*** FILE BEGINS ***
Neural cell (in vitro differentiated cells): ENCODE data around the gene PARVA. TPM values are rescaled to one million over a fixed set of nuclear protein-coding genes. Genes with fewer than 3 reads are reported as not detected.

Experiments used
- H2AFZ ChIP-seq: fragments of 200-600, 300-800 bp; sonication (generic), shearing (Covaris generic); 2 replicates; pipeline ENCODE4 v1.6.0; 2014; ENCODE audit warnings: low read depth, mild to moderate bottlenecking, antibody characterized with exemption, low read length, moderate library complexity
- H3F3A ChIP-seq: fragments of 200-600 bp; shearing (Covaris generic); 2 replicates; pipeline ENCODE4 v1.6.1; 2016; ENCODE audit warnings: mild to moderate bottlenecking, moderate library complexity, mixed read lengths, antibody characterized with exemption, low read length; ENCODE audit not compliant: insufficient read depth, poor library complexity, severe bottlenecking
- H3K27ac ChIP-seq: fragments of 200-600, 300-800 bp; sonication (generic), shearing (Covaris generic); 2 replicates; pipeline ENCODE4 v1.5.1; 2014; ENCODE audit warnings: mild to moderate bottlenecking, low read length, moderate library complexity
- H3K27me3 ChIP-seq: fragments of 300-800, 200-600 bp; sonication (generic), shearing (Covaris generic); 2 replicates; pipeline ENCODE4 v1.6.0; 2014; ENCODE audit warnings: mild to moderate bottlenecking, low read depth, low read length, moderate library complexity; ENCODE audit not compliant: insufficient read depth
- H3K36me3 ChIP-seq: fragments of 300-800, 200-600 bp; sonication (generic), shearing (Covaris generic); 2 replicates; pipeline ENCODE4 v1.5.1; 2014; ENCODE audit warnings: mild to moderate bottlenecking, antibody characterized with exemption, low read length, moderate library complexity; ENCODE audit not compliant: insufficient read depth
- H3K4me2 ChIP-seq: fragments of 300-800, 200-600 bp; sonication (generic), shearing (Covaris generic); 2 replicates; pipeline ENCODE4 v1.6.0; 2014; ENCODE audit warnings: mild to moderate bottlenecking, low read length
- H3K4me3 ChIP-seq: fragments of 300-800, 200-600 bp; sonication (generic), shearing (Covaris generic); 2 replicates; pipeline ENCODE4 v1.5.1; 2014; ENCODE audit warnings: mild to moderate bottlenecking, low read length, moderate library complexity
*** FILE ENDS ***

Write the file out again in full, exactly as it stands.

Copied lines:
Neural cell (in vitro differentiated cells): ENCODE data around the gene PARVA. TPM values are rescaled to one million over a fixed set of nuclear protein-coding genes. Genes with fewer than 3 reads are reported as not detected.

Experiments used
- H2AFZ ChIP-seq: fragments of 200-600, 300-800 bp; sonication (generic), shearing (Covaris generic); 2 replicates; pipeline ENCODE4 v1.6.0; 2014; ENCODE audit warnings: low read depth, mild to moderate bottlenecking, antibody characterized with exemption, low read length, moderate library complexity
- H3F3A ChIP-seq: fragments of 200-600 bp; shearing (Covaris generic); 2 replicates; pipeline ENCODE4 v1.6.1; 2016; ENCODE audit warnings: mild to moderate bottlenecking, moderate library complexity, mixed read lengths, antibody characterized with exemption, low read length; ENCODE audit not compliant: insufficient read depth, poor library complexity, severe bottlenecking
- H3K27ac ChIP-seq: fragments of 200-600, 300-800 bp; sonication (generic), shearing (Covaris generic); 2 replicates; pipeline ENCODE4 v1.5.1; 2014; ENCODE audit warnings: mild to moderate bottlenecking, low read length, moderate library complexity
- H3K27me3 ChIP-seq: fragments of 300-800, 200-600 bp; sonication (generic), shearing (Covaris generic); 2 replicates; pipeline ENCODE4 v1.6.0; 2014; ENCODE audit warnings: mild to moderate bottlenecking, low read depth, low read length, moderate library complexity; ENCODE audit not compliant: insufficient read depth
- H3K36me3 ChIP-seq: fragments of 300-800, 200-600 bp; sonication (generic), shearing (Covaris generic); 2 replicates; pipeline ENCODE4 v1.5.1; 2014; ENCODE audit warnings: mild to moderate bottlenecking, antibody characterized with exemption, low read length, moderate library complexity; ENCODE audit not compliant: insufficient read depth
- H3K4me2 ChIP-seq: fragments of 300-800, 200-600 bp; sonication (generic), shearing (Covaris generic); 2 replicates; pipeline ENCODE4 v1.6.0; 2014; ENCODE audit warnings: mild to moderate bottlenecking, low read length
- H3K4me3 ChIP-seq: fragments of 300-800, 200-600 bp; sonication (generic), shearing (Covaris generic); 2 replicates; pipeline ENCODE4 v1.5.1; 2014; ENCODE audit warnings: mild to moderate bottlenecking, low read length, moderate library complexity